Saturday, February 08, 2014

A Faster System

I'm always looking for ways to speed up my computer, especially when it comes to the boot process and loading applications. A good overall discussion or improving system performance is at https://wiki.archlinux.org/index.php/Maximizing_Performance, just remember that it focuses on the ArchLinux distro, not the Mandriva distro I use.


READAHEAD
A useful utility is readahead. According to its manpage, readahead populates the page cache with data from a file so that subsequent reads from that file will not block on disk I/O. On my Mandriva 2101.2 system, the default installation of readahead places a default file at /var/lib/readahead/default.early. To create custom files based on your system, you should reboot the system and pause the GRUB menu and add the following to the command line.

init=/sbin/readahead-collector

This will examine your system as it boots and create a list of what files are to be loaded in the order that they are loaded.

The configuration file is found at /etc/readahead.conf and this is where you can turn on debugging if you're experiencing problems and can add excluded directories.

NOTE: READAHEAD is deprecated on newer systems.


PRELINK
Next is the prelink utility. According to the man page, prelink is a program that modifies ELF shared libraries and ELF dynamically linked binaries in such a way that the time needed for the dynamic linker to perform relocations at startup significantly decreases. Due to fewer relocations, the run-time memory consumption decreases as well (especially the number of un-sharable pages).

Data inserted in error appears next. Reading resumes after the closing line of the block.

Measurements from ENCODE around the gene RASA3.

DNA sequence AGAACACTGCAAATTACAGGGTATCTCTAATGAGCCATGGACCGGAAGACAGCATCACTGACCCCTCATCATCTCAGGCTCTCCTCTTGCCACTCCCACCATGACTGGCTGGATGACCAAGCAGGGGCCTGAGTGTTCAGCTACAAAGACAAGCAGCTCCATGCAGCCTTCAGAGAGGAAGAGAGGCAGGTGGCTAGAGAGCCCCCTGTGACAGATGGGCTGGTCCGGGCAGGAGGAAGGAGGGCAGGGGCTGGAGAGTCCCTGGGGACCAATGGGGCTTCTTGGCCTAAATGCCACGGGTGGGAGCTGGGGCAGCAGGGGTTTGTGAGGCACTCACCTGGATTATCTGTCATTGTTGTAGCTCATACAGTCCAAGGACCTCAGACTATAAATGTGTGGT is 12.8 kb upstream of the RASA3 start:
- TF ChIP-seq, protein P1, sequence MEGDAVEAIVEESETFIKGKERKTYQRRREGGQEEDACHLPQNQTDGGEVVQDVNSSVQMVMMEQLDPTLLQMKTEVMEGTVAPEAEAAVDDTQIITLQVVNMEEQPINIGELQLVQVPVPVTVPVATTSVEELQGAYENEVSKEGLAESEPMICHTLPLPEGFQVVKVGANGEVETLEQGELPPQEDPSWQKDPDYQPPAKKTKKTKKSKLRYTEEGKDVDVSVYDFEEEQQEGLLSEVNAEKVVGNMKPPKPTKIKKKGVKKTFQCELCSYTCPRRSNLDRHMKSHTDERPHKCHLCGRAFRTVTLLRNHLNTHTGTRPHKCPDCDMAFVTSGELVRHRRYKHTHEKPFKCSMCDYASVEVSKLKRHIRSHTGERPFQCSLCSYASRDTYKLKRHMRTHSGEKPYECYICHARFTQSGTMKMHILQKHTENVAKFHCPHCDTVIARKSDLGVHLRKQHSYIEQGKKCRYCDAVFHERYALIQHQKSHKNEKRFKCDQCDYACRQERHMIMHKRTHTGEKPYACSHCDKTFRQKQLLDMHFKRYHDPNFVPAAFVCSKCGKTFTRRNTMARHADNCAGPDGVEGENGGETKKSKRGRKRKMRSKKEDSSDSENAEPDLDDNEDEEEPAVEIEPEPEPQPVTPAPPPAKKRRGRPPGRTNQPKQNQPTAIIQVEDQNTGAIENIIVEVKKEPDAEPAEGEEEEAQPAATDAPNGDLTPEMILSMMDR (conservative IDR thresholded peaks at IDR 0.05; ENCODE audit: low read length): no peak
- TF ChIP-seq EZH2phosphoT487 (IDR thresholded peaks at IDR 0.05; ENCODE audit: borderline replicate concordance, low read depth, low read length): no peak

The file /etc/prelink.conf contains a list of files and directories that prelink uses to determine where it should look and what files to avoid. Prepending -l (or -h if on a networked filesystem) to a path makes prelink search that directory for ELF binaries or shared libraries. You can prepend -b to blacklist a directory or a file to avoid which will speed up the search or deliberately avoid prelinking certain binaries.

Mandriva provides a directory to keep your customizations separate at /etc/prelink.conf.d/; just create a file there ending in .conf and your customizations will be included. The general invocation is

# prelink -a

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